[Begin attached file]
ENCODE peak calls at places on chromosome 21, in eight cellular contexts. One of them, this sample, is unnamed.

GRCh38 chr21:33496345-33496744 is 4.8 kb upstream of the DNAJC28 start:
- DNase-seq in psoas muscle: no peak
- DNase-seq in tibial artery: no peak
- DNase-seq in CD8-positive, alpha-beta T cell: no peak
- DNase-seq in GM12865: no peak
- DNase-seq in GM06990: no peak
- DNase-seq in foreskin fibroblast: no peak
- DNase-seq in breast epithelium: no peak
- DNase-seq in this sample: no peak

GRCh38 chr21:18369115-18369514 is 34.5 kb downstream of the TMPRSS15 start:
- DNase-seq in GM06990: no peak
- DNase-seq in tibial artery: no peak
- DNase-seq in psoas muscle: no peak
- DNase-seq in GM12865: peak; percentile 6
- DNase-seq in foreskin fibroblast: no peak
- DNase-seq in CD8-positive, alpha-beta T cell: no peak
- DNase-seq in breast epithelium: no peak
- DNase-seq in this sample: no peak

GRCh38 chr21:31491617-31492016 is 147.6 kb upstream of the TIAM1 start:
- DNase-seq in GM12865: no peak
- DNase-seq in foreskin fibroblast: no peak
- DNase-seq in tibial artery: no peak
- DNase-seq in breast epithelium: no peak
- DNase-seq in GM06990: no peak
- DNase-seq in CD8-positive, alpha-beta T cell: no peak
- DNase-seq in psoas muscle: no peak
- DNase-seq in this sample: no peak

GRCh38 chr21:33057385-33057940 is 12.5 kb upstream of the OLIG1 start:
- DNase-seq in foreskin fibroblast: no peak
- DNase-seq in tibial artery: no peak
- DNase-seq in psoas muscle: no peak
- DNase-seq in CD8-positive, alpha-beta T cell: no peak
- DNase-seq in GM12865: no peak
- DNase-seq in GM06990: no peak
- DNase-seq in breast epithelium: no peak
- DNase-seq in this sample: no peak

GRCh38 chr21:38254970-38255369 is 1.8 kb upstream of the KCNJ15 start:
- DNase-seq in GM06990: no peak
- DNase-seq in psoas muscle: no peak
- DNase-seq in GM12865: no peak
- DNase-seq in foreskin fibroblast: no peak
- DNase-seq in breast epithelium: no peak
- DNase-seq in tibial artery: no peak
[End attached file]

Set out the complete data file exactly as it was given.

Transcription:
ENCODE peak calls at places on chromosome 21, in eight cellular contexts. One of them, this sample, is unnamed.

GRCh38 chr21:33496345-33496744 is 4.8 kb upstream of the DNAJC28 start:
- DNase-seq in psoas muscle: no peak
- DNase-seq in tibial artery: no peak
- DNase-seq in CD8-positive, alpha-beta T cell: no peak
- DNase-seq in GM12865: no peak
- DNase-seq in GM06990: no peak
- DNase-seq in foreskin fibroblast: no peak
- DNase-seq in breast epithelium: no peak
- DNase-seq in this sample: no peak

GRCh38 chr21:18369115-18369514 is 34.5 kb downstream of the TMPRSS15 start:
- DNase-seq in GM06990: no peak
- DNase-seq in tibial artery: no peak
- DNase-seq in psoas muscle: no peak
- DNase-seq in GM12865: peak; percentile 6
- DNase-seq in foreskin fibroblast: no peak
- DNase-seq in CD8-positive, alpha-beta T cell: no peak
- DNase-seq in breast epithelium: no peak
- DNase-seq in this sample: no peak

GRCh38 chr21:31491617-31492016 is 147.6 kb upstream of the TIAM1 start:
- DNase-seq in GM12865: no peak
- DNase-seq in foreskin fibroblast: no peak
- DNase-seq in tibial artery: no peak
- DNase-seq in breast epithelium: no peak
- DNase-seq in GM06990: no peak
- DNase-seq in CD8-positive, alpha-beta T cell: no peak
- DNase-seq in psoas muscle: no peak
- DNase-seq in this sample: no peak

GRCh38 chr21:33057385-33057940 is 12.5 kb upstream of the OLIG1 start:
- DNase-seq in foreskin fibroblast: no peak
- DNase-seq in tibial artery: no peak
- DNase-seq in psoas muscle: no peak
- DNase-seq in CD8-positive, alpha-beta T cell: no peak
- DNase-seq in GM12865: no peak
- DNase-seq in GM06990: no peak
- DNase-seq in breast epithelium: no peak
- DNase-seq in this sample: no peak

GRCh38 chr21:38254970-38255369 is 1.8 kb upstream of the KCNJ15 start:
- DNase-seq in GM06990: no peak
- DNase-seq in psoas muscle: no peak
- DNase-seq in GM12865: no peak
- DNase-seq in foreskin fibroblast: no peak
- DNase-seq in breast epithelium: no peak
- DNase-seq in tibial artery: no peak